Wednesday, 3 September 2008
God on Trial
I suspect this may be the first of a couple of posts on the subject since it is late and I have to go to London tomorrow, but I couldn't help sitting down to watch God on Trial and want to think about it. I had already heard the writer, Frank Cottrell Boyce, a Catholic, talk about it on the radio, twice, and was impressed by him.
The information is there in the link, but, briefly, the play is set in Auschwitz, and the trial probably an apocryphal event, a mere story. What happens is simply that the prisoners in one of the huts decide to put God on trial.
This could have been a very bad play indeed, fraught with the danger, on the one hand, of cheap rhetorical sentimentality, on the other of intellectual aridity and after-the-event smugness. As it was, I found it spell-binding for various reasons, and by that I mean all the obvious reasons: excellent writing, excellent acting and disciplined directing, complete with the rejection of mood-music (or very little). As Raymond Carver used to say: No tricks.
I had actually given up hope that the BBC could produce something as concentrated, as plain and powerful as this. I have sometimes thought back to the great Michael Hordern Lear as an example of what could be done with a box in the corner of the room and a head as big as your own facing you then turning away into itself. That, I thought, was the great secret of television, the secret no one ever understands: the power of confrontation and interiority. But let that pass for another time.
The court-room drama has a very long precedent. From Twelve Angry Men to Judge Judy, from long before to long after, it has been clear we are engaged in any argument on which much depends.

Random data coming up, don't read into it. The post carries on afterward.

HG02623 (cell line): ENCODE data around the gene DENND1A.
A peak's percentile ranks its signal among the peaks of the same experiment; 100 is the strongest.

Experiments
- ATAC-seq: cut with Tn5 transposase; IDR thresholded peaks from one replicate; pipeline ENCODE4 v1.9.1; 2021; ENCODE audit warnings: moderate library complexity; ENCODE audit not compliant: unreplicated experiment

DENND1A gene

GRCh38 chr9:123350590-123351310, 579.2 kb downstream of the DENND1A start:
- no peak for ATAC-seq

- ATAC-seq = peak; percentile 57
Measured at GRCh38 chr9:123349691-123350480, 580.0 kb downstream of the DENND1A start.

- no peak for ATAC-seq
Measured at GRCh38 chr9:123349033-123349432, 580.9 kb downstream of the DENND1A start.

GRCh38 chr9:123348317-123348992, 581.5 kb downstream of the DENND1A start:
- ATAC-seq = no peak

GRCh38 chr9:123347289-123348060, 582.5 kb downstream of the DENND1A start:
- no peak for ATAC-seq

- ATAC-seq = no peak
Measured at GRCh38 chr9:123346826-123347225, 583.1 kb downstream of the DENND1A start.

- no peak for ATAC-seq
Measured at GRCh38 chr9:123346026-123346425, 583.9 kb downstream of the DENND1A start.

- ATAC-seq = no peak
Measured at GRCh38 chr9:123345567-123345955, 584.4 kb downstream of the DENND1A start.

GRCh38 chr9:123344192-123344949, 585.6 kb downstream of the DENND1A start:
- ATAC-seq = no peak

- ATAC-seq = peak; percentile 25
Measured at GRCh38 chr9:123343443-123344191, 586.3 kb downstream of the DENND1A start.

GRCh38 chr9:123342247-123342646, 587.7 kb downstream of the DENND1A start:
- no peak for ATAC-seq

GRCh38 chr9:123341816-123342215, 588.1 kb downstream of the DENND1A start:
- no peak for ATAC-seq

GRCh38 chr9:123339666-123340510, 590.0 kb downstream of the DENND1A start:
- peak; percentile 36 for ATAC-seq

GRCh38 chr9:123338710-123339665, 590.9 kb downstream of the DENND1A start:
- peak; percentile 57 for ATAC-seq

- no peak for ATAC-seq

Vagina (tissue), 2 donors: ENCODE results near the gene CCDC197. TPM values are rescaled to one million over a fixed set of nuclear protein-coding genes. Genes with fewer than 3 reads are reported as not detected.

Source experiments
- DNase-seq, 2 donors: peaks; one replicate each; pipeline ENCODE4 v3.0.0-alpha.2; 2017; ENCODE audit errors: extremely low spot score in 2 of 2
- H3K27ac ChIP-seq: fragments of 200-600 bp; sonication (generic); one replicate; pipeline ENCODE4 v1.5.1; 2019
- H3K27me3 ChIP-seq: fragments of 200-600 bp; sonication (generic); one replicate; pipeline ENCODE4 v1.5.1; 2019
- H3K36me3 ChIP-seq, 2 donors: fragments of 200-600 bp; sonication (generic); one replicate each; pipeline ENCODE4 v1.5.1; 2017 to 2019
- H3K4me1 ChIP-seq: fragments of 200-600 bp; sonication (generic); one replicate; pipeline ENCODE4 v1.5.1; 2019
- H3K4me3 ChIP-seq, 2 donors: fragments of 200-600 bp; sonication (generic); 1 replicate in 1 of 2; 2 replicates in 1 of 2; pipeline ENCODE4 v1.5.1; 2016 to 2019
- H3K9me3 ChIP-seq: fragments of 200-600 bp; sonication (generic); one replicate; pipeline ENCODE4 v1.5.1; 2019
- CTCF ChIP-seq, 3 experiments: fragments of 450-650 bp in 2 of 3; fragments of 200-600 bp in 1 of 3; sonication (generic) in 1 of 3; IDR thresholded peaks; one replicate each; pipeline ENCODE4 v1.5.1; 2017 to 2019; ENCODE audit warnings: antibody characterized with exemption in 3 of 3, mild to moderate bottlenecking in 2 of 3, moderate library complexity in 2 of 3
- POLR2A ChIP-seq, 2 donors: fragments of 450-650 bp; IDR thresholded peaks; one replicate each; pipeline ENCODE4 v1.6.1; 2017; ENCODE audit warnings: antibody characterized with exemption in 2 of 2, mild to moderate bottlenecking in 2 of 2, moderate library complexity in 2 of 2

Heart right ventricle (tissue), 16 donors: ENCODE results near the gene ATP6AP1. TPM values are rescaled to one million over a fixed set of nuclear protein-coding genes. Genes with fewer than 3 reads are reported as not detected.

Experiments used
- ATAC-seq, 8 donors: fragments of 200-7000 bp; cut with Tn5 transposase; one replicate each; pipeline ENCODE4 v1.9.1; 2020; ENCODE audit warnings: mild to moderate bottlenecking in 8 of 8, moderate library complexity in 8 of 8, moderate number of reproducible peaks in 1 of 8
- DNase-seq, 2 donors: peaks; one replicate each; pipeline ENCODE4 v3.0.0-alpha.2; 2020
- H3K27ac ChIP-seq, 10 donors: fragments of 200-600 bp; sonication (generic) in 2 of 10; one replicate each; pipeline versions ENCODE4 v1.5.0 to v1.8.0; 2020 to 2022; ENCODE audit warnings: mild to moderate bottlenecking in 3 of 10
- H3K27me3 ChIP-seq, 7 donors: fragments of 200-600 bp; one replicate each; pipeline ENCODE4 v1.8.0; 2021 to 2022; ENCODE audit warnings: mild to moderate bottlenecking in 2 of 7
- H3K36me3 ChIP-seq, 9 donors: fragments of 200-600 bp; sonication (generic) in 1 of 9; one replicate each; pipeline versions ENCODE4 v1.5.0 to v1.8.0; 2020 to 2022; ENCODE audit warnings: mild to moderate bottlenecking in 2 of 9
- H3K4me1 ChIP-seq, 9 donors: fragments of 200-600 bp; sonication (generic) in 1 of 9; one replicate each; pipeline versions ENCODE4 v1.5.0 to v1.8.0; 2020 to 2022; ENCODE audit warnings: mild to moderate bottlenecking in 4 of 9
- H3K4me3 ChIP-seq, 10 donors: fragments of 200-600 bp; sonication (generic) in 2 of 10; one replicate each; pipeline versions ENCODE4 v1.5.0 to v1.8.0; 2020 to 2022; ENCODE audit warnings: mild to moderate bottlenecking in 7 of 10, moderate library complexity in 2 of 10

This was a much more fluid affair than standard court-room drama, the witnesses appearing in no box but in their bunks, the judge, the prosecution and the defence all without authority, all themselves condemned.
Cottrell Boyce took no easy route, offered no way out. He rehearsed all the most likely arguments and put them into the mouths of those who lived and died by them, in the very worst circumstances, at the point of death. He did well to focus on the central issue - the only possible legal issue - which was not the existence or non-existence of God, but the notion of a broken contract or covenant. None of the arguments was presented as unworthy or inhuman. Anthony Sher's speech at the end, in which he upbraids the God of the Jews, pointing out that God (to parallel Hitchens's argument) is Not Good, that he has been as savage as any other deity, with his one supposedly saving virtue that he was, at least, our bastard, not somebody else's, was a tour de force, complete with Biblical instances. So the bastard has broken the contract and made one with somebody else, was the line. So what! You could hardly call it a humane record!
Nevertheless, the prisoner who had been made to choose between his sons maintained his faith, and the end of Sher's speech was a prayer. The question as to whom that prayer was addressed to, and what it was for, is something I must take up tomorrow. What remains very clearly is the sense of evil, its presence, its fermentation, its oppressiveness, its logic, its sheer bloody-mindedness, and the desire of some human beings, in some conditions, to deprive others of their humanity.
And of course three of my grandparents were notionally present there, and uncles and aunts. And my mother. The world forgets how near these things still are. To some of us they are still tangible, so tangible one could actually physically touch them. And did touch them.